photo by Ilaria Conte
Coney Island Baby soft-opened on Thursday with performances by a host of downtown music staples: Murphy’s Law, Craig Finn of the Hold Steady, and HR of Bad Brains. One of the long-gestating bar-venue’s owners, Jesse Malin, a veteran of the Manhattan hardcore punk scene and owner of nearby Niagara and Bowery Electric, also performed with his band. For this new venue in the former home of HiFi Bar, Malin has teamed with Laura McCarthy, owner of the legendary venue Brownies (which also occupied the space, from 1987 to 2002) and Velvet Elk Records co-founder Don DiLego, who will run the label and curate special live recordings from the venue.
Coney Island Baby’s mission — to re-establish downtown Manhattan as a hub for local and national music acts– flies in the face of the city’s sea change. Malin describes it as a place where bar-goers can “throw their phone down and look in someone’s eyes or have a drink, maybe meet your companion or bandmate or someone you’re going to do a very important activist act with.” In light of the continual exodus of independent, small-room venues and performance spaces from Manhattan to Brooklyn and Queens, he hopes to recapture cultural momentum lost with the closings of Rodeo Bar, The Living Room, and Webster Hall’s Studio space. While Malin noted that Coney Island Baby won’t exclusively showcase punk and hardcore music, having a venue with its foundation in one of Manhattan’s most prominent musical contributions is doubly rare.
Before Thursday’s soft opening (the grand opening will be May 2), Bedford + Bowery spoke to Malin and Tom Baker, a co-owner and Malin’s partner at Velvet Elk Records. Read the B+B Q+A alongside photos from opening night.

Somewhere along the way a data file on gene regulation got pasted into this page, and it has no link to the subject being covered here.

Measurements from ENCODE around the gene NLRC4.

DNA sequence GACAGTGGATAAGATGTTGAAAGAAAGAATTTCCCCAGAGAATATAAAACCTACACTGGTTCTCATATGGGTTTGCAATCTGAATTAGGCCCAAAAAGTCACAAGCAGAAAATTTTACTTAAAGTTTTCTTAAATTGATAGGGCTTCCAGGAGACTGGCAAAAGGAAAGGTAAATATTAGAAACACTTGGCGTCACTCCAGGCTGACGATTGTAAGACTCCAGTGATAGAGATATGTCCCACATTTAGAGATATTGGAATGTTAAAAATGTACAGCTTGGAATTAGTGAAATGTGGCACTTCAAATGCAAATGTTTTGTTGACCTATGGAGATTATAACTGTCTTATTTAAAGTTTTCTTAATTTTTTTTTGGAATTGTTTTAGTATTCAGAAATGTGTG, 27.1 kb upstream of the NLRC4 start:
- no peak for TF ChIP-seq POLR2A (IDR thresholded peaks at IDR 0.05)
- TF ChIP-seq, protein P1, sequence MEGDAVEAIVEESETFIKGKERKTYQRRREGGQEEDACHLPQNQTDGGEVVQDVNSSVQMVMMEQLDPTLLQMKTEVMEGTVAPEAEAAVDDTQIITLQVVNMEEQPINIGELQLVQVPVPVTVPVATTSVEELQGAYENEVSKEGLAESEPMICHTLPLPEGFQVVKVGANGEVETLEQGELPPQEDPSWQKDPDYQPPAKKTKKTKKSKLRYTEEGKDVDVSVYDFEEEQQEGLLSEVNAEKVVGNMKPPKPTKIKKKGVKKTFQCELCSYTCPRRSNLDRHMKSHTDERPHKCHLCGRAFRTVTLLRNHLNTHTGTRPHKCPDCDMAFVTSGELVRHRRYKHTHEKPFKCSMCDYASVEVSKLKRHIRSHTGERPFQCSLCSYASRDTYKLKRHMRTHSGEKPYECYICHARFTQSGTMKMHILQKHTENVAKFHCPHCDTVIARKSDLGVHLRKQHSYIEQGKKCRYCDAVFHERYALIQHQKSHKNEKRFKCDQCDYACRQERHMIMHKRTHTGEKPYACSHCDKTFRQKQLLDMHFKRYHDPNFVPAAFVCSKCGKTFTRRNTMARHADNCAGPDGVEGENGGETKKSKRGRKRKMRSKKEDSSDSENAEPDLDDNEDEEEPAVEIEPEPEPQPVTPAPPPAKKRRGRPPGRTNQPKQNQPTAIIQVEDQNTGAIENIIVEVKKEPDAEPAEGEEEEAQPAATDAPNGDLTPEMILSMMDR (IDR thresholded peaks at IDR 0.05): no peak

How did the plan for Coney Island Baby come together? When did you first get involved?
Baker: I met Jesse about 10 years ago through a mutual friend, and we realized we were probably going into some of the same Clash shows. We hit it off that way and the relationship just grew. So when I was approached in October by Jesse saying, “Hey, [the former HiFi Bar space] is opening up, would you be interested in coming in as a partner?”, it seemed like a no-brainer to me, and it’s been that way since we took over basically November 1st. I worked on Wall Street for 31 years, so this is all new territory for me, but these guys have proven successes. As much as you invest in the the coolness and the concept, you have to invest in people. That goes a long way.
photo by Ilaria Conte
Having a new venue that’s independent, in Manhattan, and explicitly carries the spirit of hardcore music is kind of rare for this moment.
Baker: And it does appear as though there’s a need for independence. A lot of [smaller venues] get gobbled up by the bigger corporate places now. That spirit is what we’d like to be identified with, not just a genre-specific venue, but if we’re attached to a category, that’s fine. I think [Coney Island Baby’s promoter] Michael Risinger is going to bring a dynamic mix of music that’s hopefully going to expose us to a much larger base– while still being cool [laughs].
Why was opening a club in Alphabet City so important to you?
Malin: I was born in Queens and started living down in Manhattan my early teens. Next door [to Coney Island Baby] was a place called 171A, where the Bad Brains recorded their first record; The Beastie Boys, their first record; my old band Heart Attack used to play and do some recording there; a lot of other great bands, a lot of hardcore bands, recorded in there. Bad Brains’ lightning bolt through the Capitol building logo was designed by my friend Dave Ratcage in the next-door basement when he lived there. I’m just paying tribute to the sacred ground that was there before. I love the history, being not only a musician, but a fan. I think it’s important for us to respect where things come from — the good things — going forward.
Also, being in the moment right now where everybody keeps moving to Brooklyn and now to Queens where I come from, all we want to do is get the hell out of there now. There’s galleries and vegan socks and gluten free toilet bowls and whatever, it’s really become a very different world. But I still live in the old apple, and I still like this city, because it’s such a mix of so many people. Even if it’s expensive at times, we find ways to turn a trick in a back alley and try to make it fun still. I love touring all around the world, but New York’s still a city for dreamers in some way, and I still got a couple of dreams left.
Coney Island Baby, 169 Avenue A, East Village; open Mon-Fri 5pm to 4am, Saturday and Sunday noon to 4am.